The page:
Neighbors there were blindsided by the plans and came out in droves to oppose them. The lack of community involvement led several City Council members to turn cool on the issue. Substantial community opposition factored into the stay granted to the U.S. attorney that prevented Safehouse from moving forward, and bolstered the arguments that ultimately helped him win on appeal.

“I think that Safehouse did not do a great job getting the political and community support,”  said Scott Burris, a law professor and director of the Center for Public Health Law Research at Temple University. But, he said, you can only blame Safehouse so much for those shortcomings —  it is a small organization, designed to do a very specific thing: open a supervised injection site.

If you want to win over the support of a community like Kensington, where public drug dealing and use is commonplace and city services have been lacking for decades, Burris said, you need more than an autonomous nonprofit offering an edgy solution to an isolated problem. You need a full city apparatus.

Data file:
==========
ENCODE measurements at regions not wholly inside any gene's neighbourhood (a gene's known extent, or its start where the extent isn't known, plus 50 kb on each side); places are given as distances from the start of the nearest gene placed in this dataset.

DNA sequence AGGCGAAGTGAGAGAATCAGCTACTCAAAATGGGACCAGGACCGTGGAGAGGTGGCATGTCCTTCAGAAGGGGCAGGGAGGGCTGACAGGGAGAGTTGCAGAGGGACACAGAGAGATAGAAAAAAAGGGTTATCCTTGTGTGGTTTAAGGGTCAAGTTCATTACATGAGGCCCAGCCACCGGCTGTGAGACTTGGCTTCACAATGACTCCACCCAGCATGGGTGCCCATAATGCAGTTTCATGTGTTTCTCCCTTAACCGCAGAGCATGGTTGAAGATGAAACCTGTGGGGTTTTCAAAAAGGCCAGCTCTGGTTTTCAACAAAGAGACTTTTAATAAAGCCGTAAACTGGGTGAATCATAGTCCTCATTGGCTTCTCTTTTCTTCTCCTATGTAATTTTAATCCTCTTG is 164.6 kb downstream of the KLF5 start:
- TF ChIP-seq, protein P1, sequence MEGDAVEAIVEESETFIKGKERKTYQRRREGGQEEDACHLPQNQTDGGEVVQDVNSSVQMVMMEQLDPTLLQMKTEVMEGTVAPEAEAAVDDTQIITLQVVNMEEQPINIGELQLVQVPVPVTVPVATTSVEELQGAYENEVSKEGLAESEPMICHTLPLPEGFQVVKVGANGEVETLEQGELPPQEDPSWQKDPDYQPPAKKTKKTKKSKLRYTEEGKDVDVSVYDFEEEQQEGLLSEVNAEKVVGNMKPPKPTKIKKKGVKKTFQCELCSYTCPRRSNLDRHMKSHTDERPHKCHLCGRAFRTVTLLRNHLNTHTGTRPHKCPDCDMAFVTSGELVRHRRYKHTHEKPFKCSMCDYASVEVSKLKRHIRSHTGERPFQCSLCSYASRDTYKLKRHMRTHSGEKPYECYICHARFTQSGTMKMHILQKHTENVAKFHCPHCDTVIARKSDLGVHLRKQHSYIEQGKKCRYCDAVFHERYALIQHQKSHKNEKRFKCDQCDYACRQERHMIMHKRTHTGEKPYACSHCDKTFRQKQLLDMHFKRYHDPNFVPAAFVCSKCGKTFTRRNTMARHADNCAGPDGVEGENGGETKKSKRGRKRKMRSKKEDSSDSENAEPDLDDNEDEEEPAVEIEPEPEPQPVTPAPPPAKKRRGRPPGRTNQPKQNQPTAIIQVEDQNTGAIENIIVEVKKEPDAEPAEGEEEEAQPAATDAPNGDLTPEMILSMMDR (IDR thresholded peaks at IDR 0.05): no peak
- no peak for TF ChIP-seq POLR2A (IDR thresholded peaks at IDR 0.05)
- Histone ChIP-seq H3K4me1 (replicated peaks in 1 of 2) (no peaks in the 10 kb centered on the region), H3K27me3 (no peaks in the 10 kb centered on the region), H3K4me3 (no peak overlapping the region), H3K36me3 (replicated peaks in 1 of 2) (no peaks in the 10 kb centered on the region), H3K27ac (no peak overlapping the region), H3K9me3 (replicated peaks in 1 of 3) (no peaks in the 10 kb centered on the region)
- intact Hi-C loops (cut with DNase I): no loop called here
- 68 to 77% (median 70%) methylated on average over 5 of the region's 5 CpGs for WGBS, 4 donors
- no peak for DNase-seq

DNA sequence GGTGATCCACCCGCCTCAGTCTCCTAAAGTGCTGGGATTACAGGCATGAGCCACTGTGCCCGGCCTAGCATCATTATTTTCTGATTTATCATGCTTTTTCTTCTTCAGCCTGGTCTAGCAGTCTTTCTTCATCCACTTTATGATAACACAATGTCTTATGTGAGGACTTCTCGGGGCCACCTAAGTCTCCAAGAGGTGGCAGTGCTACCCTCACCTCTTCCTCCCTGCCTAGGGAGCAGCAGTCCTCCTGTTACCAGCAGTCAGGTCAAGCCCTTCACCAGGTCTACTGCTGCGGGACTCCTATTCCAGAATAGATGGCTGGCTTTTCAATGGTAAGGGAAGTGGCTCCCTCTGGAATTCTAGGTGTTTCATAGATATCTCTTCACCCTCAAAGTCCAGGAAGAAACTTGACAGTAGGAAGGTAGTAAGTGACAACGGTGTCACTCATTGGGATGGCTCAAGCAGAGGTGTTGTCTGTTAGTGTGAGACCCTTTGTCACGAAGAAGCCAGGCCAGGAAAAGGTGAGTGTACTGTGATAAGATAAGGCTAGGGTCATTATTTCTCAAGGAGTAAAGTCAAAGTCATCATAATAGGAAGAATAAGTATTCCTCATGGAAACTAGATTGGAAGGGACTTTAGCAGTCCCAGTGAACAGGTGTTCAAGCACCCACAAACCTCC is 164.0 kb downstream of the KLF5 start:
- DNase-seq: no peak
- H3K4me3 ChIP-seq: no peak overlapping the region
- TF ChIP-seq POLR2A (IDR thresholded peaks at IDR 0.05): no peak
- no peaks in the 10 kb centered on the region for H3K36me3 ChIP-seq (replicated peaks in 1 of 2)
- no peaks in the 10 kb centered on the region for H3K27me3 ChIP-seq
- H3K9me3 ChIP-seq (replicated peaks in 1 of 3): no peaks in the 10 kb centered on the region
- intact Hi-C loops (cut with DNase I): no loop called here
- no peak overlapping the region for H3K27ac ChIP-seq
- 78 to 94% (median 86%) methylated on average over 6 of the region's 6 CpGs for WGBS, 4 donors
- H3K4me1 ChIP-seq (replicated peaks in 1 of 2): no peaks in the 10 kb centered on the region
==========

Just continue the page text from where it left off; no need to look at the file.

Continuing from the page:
“This should be a city-run or city-sponsored and paid-for operation,” said Burris. “The city should be bringing in other services and activities that people in the community feel they need, so that you have a comprehensive response to the problems of serious open-air drug use and drug markets in that community.”

Now though, said Burris, it will be even harder for the mayor to formally support or fund the effort, since there is a Third Circuit decision on the books ruling it is against the law.

That’s one factor in why some are saying it’s time to forget the law.